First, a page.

The shalow sea covering North America

During the Devonian period, which lasted roughly between 419.2 million and 358.9 million years ago, a vast shallow sea covered most of North America, teeming with diverse marine life.

Here’s a closer look at this ancient underwater landscape:

  • Extent: This shallow sea stretched across a significant portion of the continent, leaving behind widespread marine deposits especially evident in the midwestern and northeastern regions.
  • Depth: The water was relatively shallow, creating a unique ecosystem.
  • Climate: The Devonian period was characterized by a warm, tropical climate, fostering abundant marine life in these shallow seas.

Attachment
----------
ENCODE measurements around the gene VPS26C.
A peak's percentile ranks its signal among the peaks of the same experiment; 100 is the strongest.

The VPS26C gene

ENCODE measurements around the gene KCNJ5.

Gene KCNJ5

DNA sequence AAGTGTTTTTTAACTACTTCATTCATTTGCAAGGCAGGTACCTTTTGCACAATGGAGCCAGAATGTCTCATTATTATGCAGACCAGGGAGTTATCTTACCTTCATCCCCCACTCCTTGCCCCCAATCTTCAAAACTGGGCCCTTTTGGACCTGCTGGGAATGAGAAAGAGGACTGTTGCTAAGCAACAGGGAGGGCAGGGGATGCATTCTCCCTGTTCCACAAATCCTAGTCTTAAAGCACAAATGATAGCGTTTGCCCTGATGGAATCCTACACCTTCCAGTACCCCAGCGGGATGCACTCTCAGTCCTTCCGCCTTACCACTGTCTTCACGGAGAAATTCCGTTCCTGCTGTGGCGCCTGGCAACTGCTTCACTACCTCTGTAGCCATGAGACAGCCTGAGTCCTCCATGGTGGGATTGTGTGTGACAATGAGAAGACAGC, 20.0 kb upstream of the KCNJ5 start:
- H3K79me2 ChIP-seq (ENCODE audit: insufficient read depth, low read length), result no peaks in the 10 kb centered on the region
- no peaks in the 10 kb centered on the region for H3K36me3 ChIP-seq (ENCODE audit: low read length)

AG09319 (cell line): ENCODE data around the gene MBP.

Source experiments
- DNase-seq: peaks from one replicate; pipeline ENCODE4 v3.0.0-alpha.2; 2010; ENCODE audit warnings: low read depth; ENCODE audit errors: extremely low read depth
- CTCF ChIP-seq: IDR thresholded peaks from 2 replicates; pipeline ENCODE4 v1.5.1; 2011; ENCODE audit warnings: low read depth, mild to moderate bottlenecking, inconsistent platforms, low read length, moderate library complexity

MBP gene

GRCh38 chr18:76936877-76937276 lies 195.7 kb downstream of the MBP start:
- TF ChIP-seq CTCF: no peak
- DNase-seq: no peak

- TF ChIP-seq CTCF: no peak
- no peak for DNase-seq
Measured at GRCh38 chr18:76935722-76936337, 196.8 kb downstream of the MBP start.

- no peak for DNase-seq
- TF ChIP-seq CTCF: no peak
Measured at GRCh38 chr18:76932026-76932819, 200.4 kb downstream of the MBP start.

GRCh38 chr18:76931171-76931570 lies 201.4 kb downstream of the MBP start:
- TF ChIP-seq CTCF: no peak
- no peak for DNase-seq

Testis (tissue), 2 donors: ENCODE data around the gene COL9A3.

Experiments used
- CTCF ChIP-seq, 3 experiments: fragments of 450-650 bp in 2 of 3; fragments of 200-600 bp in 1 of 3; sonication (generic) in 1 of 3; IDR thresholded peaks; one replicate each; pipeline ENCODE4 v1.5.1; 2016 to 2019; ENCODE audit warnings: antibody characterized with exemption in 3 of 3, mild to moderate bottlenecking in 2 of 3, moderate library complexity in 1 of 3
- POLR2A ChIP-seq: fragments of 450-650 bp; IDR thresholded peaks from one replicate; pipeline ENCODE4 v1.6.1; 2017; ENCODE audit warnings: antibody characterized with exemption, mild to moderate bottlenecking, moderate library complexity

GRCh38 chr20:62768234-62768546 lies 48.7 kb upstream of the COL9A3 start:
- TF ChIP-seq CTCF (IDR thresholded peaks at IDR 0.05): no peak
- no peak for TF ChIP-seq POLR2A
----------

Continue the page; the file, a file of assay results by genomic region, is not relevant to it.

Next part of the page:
• Ecosystem: The warm waters were home to a variety of creatures like:
    • Brachiopods (shellfish)
    • Trilobites (arthropods)
    • Crinoids (sea lilies)
    • Ammonoids (early relatives of nautiluses)
    • Corals (both tabulate and rugose varieties)
    • Early fish, earning the Devonian period the nickname “Age of Fishes” due to their abundance and diversity.

It’s important to note that while the majority of North America was submerged, some small landmasses remained exposed around the continent’s edges.

Overall, the shallow sea covering North America during the Devonian period played a crucial role in shaping the continent’s geological history and fostering the evolution of diverse marine life forms.